Germany’s Mystery Meat: Despite Grown in Germany marketing, investigation shows large companies selling meat connected to the destruction of Amazon rainforest


Europe’s top producer of meat and dairy products imports massive amounts of soy produced through deforestation

May 24, 2017: The animal feed used to raise German livestock is driving deforestation across Latin America, according a new analysis by environmental group Mighty Earth. The investigation found almost 800,000 hectares of deforestation for soy across the Brazilian Cerrado and Bolivian Amazon basin since 2011, which is an area equivalent to clearing the entire Schwartzwald of its trees. The main companies found driving this deforestation are top importers of soy into Germany, where it is sold as the principle ingredient in animal feed.

Germany, a top producer of meat and dairy products in Europe, is a leading importer of soy from South America and a top market for Brazilian soy export specifically. Trade data shows that Germany imported 3.7 million tons of soybeans and 2.9 million tons of soybean meal in 2015. Most of this soy came from Brazil, where deforestation rates are among the highest in Latin America. Agribusiness traders Cargill and Bunge, who were discovered to be primarily responsible for driving deforestation in Latin America, are top soy importers into Germany.

“While top German companies proudly market their meat as locally produced, the reality is that wurst, cheese, and other iconic German products are actually raised on soy driving forest destruction across the world,” said Lucia von Reusner, Germany Director for Mighty Earth. “As a top market for the soy produced in Latin America, respected German companies like Edeka, Lidl, Aldi, and Metro have a key role to play in making sure suppliers like Cargill and Bunge are not destroying forests in threatened ecosystems.

In response to concerns from customers and investors in recent years, Cargill and Bunge adopted policies not to source from deforested areas. However, satellite analysis in our report reveals that these policies are not being implemented on the ground. The results of this investigation have prompted consumer companies from around the world to call for stronger forest protections in Latin America. Calls for a moratorium on further deforestation have come from several of the world’s largest food companies including Unilever, Tesco, McDonald’s, Carrefour, Kellogg’s, Marks & Spencer, Sainsbury’s, Mars Petcare, Ahold, Dunkin’ Brands, Nestle, ADM, Louis Dreyfus, and Wilmar, as well as investors representing over half a trillion dollars in assets under management.

“Some of the world’s largest meat and dairy sellers are pressuring Cargill and Bunge to stop their deforestation immediately,” said von Reusner. “It’s time for German meat companies like Toennies, Vion, and PHW-Gruppe to do their part. We are calling on German companies that buy and sell meat to take a stronger leadership role and join the growing number of global consumer companies in calling for an end to this environmental destruction.”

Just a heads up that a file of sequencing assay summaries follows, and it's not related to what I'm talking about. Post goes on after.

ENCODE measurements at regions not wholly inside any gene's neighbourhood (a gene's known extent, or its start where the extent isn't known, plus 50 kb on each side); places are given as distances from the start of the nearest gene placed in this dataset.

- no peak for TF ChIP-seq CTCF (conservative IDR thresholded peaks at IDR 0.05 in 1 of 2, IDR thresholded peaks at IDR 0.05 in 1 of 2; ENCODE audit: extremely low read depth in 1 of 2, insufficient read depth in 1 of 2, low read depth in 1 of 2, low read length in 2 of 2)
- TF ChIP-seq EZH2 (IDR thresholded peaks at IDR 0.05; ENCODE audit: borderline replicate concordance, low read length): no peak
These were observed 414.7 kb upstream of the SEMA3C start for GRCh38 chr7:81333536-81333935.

According to World Resources Institute, there are approximately 500 million acres of previously deforested and degraded land across Latin America and agriculture can be expanded on much of this land without sacrificing intact forests. In the Brazilian Amazon, companies like Cargill, Bunge, ADM, Louis Dreyfus and others have been able to expand soy production by more than six million acres without sacrificing forests by agreeing not to buy soy that has been produced through deforestation. Mighty Earth, along with the Brazilian government and dozens of consumer companies around the world, want to expand this model to the entire continent. Cargill and Bunge have so far refused to take action.

An updated analysis released last week revealed that deforestation has continued at a rapid pace on these same sites in Latin America since Mighty’s initial investigation. In just this small sample of South America’s soy belt, Mighty Earth found a total of 60 square kilometers of new clearance (equivalent to approximately 10,000 football fields) on the farms it visited in September 2016, as well as 120 square kilometers of planned clearance—land that has been prepared to be bulldozed. As major consumers of South American soy, German companies have enormous influence in the soy industry and must call for an end to deforestation before it is too late.

About Mighty Earth

Mighty Earth is a global environmental campaign organization that works to protect forests, conserve oceans, and address climate change. We work in Southeast Asia, Latin America, Africa, and North America to drive large-scale action towards environmentally responsible agriculture that protects native ecosystems, wildlife, and water, and respects local community rights.  Mighty Earth’s global team has played a decisive role in persuading the world’s largest food and agriculture companies to dramatically improve their environmental and social policies and practices. More information on Mighty Earth can be found at